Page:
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European Litanic Verse

A Different Space-Time


Witold Sadowski

This fifth volume in the Litanic Verse series is centered upon the poetics of European litanic verse (genre structure, rhythm, rhetorical figures), as well as its philosophy and cosmology, with a particular focus on the space-time matrix within which the litanic world is depicted. The content of the book moves beyond an analysis of enumerations and parallelisms as it provides an insight into relevant cultural processes, including the history of religion and literary conventions from Antiquity to Early Modernity. This allows seemingly distant topics, such as comparative versification and European identity, to be related. Theoretical considerations are accompanied by examples mostly taken from Latin, English, French, German, Iberian, Italian, Scandinavian and Slavic poetry.

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1 Ancient Experiments with the Metrical Litany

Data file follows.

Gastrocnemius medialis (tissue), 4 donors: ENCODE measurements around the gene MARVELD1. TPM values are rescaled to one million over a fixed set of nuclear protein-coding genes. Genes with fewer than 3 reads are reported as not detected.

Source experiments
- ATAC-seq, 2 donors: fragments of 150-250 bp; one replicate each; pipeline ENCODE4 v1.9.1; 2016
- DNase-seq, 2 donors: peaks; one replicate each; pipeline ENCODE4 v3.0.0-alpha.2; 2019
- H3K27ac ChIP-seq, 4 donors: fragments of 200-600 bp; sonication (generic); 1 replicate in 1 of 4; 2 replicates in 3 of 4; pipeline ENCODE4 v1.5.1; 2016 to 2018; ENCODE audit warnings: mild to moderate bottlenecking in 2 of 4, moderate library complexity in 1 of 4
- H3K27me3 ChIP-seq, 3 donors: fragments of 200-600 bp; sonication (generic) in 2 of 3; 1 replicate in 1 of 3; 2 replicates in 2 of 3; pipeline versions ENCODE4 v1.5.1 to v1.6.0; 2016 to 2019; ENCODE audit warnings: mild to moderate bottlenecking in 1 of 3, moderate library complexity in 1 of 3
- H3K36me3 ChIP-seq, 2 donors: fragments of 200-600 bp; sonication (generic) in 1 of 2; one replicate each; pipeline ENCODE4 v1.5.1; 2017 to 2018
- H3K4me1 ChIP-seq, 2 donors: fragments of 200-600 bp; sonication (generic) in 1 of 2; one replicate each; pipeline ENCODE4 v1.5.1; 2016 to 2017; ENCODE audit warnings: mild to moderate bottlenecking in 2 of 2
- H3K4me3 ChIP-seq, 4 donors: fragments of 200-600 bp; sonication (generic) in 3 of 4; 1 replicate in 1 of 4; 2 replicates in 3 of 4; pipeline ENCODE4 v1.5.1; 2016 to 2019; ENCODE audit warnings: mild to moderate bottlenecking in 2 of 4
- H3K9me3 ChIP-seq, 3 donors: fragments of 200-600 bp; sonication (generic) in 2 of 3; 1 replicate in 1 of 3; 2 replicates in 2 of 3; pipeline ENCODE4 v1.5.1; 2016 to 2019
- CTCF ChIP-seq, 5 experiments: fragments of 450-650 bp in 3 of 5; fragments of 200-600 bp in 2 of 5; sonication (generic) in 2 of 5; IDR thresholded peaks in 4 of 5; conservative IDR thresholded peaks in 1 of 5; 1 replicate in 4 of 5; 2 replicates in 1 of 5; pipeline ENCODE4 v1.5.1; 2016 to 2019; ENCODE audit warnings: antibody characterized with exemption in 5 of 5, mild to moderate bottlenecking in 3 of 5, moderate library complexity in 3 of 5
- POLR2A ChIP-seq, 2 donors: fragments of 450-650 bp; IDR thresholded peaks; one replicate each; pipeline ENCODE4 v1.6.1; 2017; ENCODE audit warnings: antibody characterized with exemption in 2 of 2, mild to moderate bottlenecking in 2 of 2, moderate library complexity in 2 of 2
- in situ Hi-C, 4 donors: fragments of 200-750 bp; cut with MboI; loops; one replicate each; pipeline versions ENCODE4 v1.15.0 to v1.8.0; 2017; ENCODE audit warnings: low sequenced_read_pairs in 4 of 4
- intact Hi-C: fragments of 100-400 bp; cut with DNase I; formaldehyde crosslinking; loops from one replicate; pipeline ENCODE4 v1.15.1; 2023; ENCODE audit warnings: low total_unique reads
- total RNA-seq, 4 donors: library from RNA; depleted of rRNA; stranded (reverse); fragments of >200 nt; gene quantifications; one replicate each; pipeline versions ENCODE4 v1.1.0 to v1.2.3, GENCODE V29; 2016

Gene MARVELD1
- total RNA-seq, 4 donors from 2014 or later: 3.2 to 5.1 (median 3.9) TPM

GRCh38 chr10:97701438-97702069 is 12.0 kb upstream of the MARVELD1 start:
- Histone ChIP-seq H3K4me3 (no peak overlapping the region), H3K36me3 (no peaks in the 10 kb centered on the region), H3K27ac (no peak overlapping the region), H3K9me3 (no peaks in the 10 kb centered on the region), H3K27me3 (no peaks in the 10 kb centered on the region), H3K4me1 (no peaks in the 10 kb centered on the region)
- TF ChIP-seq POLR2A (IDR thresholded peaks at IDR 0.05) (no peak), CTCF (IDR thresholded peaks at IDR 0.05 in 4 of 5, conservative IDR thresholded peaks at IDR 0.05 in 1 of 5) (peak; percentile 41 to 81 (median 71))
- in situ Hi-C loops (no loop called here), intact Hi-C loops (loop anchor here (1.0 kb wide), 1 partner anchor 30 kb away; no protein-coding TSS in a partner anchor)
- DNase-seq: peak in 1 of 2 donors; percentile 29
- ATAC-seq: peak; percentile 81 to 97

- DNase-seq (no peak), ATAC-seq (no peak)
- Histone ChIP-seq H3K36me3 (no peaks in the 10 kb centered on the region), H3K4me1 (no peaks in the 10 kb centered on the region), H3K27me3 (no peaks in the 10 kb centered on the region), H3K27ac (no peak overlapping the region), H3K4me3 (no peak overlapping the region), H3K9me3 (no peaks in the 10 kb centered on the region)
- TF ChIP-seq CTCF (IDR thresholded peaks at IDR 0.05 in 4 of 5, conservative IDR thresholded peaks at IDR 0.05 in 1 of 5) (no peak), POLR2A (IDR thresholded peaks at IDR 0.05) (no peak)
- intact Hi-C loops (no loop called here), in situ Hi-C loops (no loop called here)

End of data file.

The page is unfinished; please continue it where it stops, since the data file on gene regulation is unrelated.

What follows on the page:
As has already been mentioned, efforts at incorporating the litany into European versification began in Antiquity, as can be illustrated by a hymn to Christ which closes Clement of Alexandria’s treatise, Christ, the Educator, dating from the end of the second century. This relatively short song is a meeting point between two conventions of versification. Its dual composition gives the lie to the assumption that a system of versification is a transparent form, for the overlap between the two conventions allows us to see the signs that indicate the origin of each. It is enough to quote a short passage:

Βασιλεῦ ἁγίων,

λόγε πανδαμάτωρ

πατρὸς ὑψίστου,

σοφίας πρύτανι,

στήριγμα πόνων


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